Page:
May 28, 2019

It’s not just something your grandma says—everyone is growing up faster than they used to.

Over the past 150 years, the average onset of puberty has been steadily declining. A century and a half ago, girls reached reproductive competence around 17.5 years of age—but now, the average age is 12.5 years. Early-onset puberty can lead girls to experience health problems later, including increased incidence of ovarian, uterine and breast cancers, as well as being at a higher risk for cardiovascular and metabolic diseases.

Researchers at the Oregon National Primate Research Center (ONPRC) at Oregon Health & Science University (OHSU) and the University of Pittsburgh wondered what was causing this increase in early bloomers. Their research led to the discovery of potential genetic causes, such as those of genes in the Zinc finger (ZNF) group, which serve as a “neurobiological brake” and delay puberty until the end of childhood development. Without this biological pause button, developing kids would be more susceptible to cancer, cardiovascular disease, and metabolic disorders.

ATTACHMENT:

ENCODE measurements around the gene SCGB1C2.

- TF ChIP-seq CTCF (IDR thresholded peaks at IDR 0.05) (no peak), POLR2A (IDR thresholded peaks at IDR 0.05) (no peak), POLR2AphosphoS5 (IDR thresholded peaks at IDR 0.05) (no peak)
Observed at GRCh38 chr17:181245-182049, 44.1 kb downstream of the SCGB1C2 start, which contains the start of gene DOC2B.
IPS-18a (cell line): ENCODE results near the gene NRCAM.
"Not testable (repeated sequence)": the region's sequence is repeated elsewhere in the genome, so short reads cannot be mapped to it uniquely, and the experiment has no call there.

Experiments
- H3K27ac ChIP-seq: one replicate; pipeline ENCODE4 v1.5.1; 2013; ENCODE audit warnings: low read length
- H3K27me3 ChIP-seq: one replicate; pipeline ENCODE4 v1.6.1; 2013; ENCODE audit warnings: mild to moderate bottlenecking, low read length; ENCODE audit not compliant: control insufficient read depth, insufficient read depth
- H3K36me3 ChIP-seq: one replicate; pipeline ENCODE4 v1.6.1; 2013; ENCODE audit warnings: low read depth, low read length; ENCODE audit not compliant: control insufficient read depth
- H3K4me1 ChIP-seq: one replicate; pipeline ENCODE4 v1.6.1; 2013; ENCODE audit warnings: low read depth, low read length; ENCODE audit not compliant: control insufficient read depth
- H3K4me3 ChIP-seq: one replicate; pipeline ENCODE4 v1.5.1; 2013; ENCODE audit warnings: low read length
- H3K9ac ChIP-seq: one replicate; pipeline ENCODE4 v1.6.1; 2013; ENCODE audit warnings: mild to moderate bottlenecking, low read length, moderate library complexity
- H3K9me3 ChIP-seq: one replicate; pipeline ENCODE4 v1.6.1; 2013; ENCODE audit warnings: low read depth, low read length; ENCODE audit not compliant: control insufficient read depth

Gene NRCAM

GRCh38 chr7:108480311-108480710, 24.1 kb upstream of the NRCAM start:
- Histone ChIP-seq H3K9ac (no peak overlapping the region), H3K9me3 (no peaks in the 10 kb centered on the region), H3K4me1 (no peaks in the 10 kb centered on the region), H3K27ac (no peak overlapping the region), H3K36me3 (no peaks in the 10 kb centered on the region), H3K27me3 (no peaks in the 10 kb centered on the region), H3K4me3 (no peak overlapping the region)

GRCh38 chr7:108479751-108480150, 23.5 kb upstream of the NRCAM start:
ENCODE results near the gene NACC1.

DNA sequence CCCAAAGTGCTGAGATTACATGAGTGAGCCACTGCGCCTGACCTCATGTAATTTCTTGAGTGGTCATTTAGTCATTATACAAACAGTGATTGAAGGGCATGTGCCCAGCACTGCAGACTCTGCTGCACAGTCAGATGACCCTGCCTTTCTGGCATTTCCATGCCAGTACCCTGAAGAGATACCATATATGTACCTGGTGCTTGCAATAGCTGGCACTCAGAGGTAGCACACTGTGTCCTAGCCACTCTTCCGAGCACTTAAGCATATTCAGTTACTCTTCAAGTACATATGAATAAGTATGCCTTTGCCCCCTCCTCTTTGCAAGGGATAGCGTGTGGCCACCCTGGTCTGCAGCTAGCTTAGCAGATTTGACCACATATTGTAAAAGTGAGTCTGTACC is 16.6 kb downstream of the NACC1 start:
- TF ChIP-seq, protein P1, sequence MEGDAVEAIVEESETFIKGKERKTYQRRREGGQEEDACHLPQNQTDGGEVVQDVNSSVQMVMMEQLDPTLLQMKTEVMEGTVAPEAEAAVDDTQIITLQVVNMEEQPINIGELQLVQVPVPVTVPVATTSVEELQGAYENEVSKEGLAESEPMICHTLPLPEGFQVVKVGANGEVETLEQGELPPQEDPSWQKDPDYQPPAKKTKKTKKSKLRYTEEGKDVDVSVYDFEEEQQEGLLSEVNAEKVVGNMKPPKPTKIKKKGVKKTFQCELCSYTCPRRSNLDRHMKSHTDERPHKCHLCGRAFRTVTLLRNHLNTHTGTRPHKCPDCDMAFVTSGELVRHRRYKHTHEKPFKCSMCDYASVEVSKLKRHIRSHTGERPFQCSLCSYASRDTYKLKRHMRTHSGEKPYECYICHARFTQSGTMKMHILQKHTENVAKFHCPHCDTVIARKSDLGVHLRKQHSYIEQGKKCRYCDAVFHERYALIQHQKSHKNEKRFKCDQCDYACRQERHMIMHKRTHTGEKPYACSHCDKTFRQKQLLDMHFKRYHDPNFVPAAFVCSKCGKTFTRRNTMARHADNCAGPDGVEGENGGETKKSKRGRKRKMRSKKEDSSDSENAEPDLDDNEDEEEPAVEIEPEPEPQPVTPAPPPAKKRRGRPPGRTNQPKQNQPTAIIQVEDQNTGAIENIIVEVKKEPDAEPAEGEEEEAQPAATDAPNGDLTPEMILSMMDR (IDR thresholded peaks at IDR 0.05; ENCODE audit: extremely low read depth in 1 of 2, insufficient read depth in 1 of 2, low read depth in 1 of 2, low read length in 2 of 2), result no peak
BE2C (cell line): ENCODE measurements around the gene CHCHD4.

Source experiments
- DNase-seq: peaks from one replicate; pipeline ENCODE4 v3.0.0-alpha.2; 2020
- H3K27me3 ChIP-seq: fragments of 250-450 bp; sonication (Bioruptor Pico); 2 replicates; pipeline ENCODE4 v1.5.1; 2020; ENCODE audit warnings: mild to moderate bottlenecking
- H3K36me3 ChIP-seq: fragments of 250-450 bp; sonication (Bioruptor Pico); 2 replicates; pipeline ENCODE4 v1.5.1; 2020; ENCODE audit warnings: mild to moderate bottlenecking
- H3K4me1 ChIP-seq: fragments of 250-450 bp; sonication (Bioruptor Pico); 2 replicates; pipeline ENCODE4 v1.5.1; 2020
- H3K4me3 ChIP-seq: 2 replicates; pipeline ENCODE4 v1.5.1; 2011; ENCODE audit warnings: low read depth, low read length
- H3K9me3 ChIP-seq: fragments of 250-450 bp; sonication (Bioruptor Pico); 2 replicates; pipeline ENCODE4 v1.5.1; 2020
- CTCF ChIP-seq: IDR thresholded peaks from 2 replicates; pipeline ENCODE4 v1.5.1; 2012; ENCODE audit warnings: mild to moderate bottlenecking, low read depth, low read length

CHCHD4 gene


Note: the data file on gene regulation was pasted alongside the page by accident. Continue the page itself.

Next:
Scientists also hypothesize diet could be a large contributing factor to early onset puberty. Researchers at the ONPRC, in conjunction with the University of Cordoba in Spain, sought to investigate this hypothesis in a recent study.

“Deepening our understanding of how the brain controls the initiation of puberty will allow us to understand why girls are initiating puberty at much earlier ages,” said Dr. Alejandro Lomniczi, lead researcher on the study and assistant professor for the Division of Genetics at the ONPRC.

Focusing on the hypothalamus, the ventral part of the brain which controls reproductive development, Lomniczi and colleagues identified the enzyme SIRT1 in the hypothalamus as a key player in the transmission of body weight information to the brain. In overweight animals, there is less SIRT1 in the hypothalamus, allowing what is known as the Kiss1 gene to be expressed earlier, leading animals to undergo puberty sooner. In underfed animals, SIRT1 is higher for a prolonged period of time, causing Kiss1 gene activation to take longer and delaying puberty.

With these discoveries guiding their work, researchers can optimize how they study puberty—another step forward in the work to help people live longer, healthier lives.

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